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Current issues with nanomedicines
Current issues with Nanomedicines The global market for nanomedicines has been experiencing a strong growth and is expected to reach a value of $177.60 billion within the next five years according to a report by Transparency Market Research (1).
PharmTech: Can you talk about the current issues with nanomedicines primarily from a patent and regulatory perspective?
Bawa: Securing valid, defensible patent protection from the US Patent & Trademark Office (PTO) along with clearer regulatory/ safety guidelines from FDA are crucial to the commercialization of nanomedicines. Since the early 1990s, in light of inadequate search systems and exploding ‘prior art,’ the PTO has issued duplicate nanotech patents and/or patents of questionable validity to entities often called ‘patent prospectors,’ and a kind of ‘nanopatent land grab’ has continued ever since. Another problem is that the PTO continues to classify US nanopatents into Class 977 where they currently number less than 10,000. These numbers and classification system, however, are clearly inadequate because they are based on the ill-conceived National Nanotechnology Initiative (NNI) definition of nanotechnology that limits all nanostructures and nanoproducts to a subnanometer range (i.e., 1–100 nm). The shortfalls with this definition, especially for nanomedicine, are well documented. As a result, these
Another major issue is the lack of a universal nano-nomenclature whereby distinct terms frequently refer to identical or similar nanostructures or nanomaterials. As a result, in certain sectors of nanotech, ‘patent thickets’ exists today that could stifle commercialization efforts in future. It is time to seriously consider governmental action under the Bayh-Dole Act of 1980 whereby an imposition of compulsory licensing or exercise of march-in rights needs to be considered. Even the creation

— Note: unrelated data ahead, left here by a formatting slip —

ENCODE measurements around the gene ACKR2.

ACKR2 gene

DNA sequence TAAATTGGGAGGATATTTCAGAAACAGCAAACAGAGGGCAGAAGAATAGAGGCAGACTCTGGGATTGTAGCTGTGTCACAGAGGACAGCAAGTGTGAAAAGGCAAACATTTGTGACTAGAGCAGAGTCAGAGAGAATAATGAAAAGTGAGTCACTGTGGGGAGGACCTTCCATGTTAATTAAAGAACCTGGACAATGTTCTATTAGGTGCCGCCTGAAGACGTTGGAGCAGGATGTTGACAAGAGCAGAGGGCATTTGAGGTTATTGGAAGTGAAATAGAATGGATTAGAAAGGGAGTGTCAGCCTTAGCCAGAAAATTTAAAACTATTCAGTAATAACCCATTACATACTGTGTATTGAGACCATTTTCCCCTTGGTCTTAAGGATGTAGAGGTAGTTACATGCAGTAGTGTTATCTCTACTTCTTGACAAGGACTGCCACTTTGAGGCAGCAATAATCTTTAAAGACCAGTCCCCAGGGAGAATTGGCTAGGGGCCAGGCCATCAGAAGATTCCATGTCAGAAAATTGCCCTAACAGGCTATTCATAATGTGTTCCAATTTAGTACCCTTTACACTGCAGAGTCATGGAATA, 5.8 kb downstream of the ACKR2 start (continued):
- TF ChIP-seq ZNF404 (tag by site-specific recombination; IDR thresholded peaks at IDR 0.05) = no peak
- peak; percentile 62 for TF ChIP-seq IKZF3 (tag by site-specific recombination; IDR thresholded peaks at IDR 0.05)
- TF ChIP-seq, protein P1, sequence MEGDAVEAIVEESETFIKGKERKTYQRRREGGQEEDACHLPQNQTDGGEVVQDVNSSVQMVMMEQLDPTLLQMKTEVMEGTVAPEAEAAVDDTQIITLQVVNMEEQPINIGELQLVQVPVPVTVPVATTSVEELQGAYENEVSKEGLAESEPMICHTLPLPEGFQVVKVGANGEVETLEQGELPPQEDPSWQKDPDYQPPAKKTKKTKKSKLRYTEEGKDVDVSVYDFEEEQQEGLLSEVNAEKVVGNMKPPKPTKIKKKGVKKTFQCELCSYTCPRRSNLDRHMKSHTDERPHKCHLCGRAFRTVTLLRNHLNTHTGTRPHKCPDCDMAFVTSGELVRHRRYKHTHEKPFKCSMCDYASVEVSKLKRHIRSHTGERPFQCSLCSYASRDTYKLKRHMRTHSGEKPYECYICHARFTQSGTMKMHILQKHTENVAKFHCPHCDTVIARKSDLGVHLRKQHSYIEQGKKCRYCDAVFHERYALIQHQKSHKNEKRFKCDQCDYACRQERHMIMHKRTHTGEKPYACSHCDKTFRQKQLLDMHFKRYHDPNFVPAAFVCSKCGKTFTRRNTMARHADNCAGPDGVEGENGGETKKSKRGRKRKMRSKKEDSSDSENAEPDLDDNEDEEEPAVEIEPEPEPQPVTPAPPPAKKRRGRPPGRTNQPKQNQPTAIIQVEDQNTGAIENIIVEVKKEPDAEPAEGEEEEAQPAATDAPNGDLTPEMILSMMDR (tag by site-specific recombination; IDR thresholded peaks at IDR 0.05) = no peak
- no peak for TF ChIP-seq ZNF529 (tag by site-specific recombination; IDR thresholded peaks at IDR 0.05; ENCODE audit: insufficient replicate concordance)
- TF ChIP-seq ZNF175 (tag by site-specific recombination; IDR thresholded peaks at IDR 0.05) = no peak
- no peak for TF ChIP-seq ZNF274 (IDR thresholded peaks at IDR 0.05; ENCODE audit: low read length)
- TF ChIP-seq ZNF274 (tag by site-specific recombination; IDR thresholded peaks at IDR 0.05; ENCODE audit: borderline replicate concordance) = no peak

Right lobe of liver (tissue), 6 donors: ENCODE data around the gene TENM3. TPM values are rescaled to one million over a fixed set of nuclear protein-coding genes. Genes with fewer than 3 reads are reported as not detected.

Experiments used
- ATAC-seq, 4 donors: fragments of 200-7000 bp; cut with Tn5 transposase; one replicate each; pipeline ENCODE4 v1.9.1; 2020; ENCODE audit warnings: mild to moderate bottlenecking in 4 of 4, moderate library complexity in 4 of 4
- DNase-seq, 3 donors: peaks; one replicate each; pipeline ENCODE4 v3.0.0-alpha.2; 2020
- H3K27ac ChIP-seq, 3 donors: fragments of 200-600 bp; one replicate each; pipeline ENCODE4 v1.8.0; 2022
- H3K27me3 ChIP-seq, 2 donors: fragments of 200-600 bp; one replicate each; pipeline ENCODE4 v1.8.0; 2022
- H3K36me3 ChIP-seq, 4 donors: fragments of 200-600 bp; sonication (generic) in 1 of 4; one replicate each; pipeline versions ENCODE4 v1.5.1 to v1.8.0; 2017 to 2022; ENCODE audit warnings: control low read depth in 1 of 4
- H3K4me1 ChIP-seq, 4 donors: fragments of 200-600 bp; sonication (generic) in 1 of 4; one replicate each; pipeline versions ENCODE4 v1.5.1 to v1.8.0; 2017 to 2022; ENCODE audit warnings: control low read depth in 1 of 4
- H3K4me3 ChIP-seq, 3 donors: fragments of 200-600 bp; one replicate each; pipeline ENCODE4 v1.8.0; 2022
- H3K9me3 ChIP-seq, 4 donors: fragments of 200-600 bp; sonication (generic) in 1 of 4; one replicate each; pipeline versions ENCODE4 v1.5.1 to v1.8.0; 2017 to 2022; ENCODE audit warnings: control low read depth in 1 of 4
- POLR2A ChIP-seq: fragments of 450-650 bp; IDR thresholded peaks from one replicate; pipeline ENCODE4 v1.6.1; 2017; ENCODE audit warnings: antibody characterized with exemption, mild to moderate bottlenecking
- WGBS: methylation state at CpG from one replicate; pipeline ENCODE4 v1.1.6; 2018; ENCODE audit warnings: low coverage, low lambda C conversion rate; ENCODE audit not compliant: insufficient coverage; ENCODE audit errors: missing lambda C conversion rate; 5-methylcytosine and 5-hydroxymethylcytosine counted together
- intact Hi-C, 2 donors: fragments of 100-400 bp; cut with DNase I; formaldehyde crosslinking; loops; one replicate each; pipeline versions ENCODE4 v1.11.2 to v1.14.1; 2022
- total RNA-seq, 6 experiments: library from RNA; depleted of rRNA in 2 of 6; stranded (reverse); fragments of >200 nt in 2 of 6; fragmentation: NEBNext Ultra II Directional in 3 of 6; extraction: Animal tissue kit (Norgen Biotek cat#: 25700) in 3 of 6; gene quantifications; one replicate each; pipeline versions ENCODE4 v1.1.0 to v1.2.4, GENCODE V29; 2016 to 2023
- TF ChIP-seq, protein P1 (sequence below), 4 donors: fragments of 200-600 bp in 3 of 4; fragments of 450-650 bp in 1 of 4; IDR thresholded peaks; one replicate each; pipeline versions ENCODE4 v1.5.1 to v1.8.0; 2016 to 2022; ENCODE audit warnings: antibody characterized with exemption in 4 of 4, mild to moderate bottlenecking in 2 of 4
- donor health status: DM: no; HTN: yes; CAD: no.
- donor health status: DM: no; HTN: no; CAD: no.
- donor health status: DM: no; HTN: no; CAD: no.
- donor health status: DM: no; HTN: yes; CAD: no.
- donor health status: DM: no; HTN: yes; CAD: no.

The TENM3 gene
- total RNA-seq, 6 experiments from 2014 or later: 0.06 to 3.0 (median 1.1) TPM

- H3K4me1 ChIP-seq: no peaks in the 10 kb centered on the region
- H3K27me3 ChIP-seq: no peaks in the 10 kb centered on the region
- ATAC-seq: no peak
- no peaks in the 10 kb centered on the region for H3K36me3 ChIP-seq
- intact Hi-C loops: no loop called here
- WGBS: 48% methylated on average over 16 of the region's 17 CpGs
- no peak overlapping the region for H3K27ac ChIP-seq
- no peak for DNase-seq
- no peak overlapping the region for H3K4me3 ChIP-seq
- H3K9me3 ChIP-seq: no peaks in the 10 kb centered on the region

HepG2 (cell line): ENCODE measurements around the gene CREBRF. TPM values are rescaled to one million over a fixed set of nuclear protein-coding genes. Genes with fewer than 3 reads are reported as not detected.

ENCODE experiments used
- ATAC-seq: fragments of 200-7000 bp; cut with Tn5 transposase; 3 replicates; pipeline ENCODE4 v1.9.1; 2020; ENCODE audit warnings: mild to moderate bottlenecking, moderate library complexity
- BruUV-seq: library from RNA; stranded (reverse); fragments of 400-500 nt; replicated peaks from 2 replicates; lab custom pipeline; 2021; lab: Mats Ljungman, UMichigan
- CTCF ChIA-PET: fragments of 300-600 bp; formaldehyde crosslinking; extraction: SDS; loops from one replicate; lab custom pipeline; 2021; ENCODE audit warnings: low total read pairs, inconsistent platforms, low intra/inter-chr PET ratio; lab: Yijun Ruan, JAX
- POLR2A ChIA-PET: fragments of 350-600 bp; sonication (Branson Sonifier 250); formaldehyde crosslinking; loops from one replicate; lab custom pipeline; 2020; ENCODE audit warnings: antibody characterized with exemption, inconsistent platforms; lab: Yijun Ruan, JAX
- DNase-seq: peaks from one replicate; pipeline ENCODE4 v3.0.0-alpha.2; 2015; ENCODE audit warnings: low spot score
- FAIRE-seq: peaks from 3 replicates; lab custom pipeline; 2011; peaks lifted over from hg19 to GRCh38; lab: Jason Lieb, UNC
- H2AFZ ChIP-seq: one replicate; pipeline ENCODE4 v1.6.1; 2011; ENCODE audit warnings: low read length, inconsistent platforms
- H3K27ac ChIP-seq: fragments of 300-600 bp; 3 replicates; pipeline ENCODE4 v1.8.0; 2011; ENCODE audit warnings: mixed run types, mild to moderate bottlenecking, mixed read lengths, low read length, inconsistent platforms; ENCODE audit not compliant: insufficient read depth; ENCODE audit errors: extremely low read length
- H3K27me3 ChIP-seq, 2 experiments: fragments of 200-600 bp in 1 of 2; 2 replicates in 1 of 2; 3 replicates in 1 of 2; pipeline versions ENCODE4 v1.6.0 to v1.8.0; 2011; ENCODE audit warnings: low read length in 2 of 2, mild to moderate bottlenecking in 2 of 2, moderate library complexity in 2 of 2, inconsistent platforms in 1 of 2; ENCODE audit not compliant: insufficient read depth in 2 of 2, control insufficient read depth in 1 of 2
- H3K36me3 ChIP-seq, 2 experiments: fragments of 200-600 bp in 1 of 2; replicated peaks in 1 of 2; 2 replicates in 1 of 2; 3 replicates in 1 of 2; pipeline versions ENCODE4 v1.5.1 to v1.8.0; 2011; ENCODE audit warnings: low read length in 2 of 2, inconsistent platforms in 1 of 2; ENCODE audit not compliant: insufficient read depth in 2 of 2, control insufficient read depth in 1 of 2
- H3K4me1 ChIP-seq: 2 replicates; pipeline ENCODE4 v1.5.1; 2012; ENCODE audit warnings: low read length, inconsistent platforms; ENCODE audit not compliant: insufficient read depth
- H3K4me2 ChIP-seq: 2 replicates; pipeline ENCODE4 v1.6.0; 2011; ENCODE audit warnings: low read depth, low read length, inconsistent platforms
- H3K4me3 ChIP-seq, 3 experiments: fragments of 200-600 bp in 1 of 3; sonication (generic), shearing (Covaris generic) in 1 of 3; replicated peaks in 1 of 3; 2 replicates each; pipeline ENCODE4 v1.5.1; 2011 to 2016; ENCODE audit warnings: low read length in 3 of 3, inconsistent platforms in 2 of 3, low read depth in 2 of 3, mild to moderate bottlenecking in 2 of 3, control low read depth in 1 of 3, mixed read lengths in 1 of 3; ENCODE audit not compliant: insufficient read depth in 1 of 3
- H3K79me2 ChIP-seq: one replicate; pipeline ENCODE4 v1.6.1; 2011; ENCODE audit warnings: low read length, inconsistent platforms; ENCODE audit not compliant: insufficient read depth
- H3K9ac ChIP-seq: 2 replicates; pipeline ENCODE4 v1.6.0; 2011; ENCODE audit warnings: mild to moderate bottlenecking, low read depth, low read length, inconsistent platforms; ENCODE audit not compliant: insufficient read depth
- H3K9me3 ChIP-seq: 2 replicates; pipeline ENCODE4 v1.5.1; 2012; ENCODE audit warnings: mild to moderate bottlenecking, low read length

Advances in nanomedicine and the FDA system for governing nanomedicines are inevitably intertwined. The ‘baby steps’ that FDA has undertaken during the past decade have, however, led to regulatory uncertainty. At the moment, only draft FDA guidelines exist. Whether FDA eventually creates entirely new regulations or tweaks existing ones, the FDA Commissioner should officially announce that it will review nanomedical products on a sciencebased, case-by-case basis.
The toxicity of many nanoscale materials is not fully apparent. Premarket testing of nanomedicines will not detect all adverse reactions and it is crucial that long-term safety testing be conducted. Therefore, postmarket tracking or a surveillance system must be adopted to assist in recalls. Toxicity data specific to nanomaterial need to be collected and an effective risk research strategy devised. FDA should seriously contemplate nano ingredient labeling on a case-bycase basis since there are few to no reliable means for a consumer to identify marketed ‘nano-containing’ products. The agency has data on liposomal drugs that dates back to the 1950s. Perhaps data that pertains to ‘nanoliposomes’ can be compiled and released into the public domain as such data will be invaluable to a potential sponsor developing nanoliposomal medicines (which the majority of current nanomedicines are).
PharmTech: What is the future outlook for nanomedicines especially now that the pharmaceutical industry is moving away from the blockbuster model towards more targeted therapies such as personalized medicines?
Bawa: With the demise of pharma’s blockbuster model, in future, novel ‘multifunctional/ multicomponent’ nanomedicines will be designed as new generations of drug-delivery systems to target specific organs, specific tissues, or even specific organelles.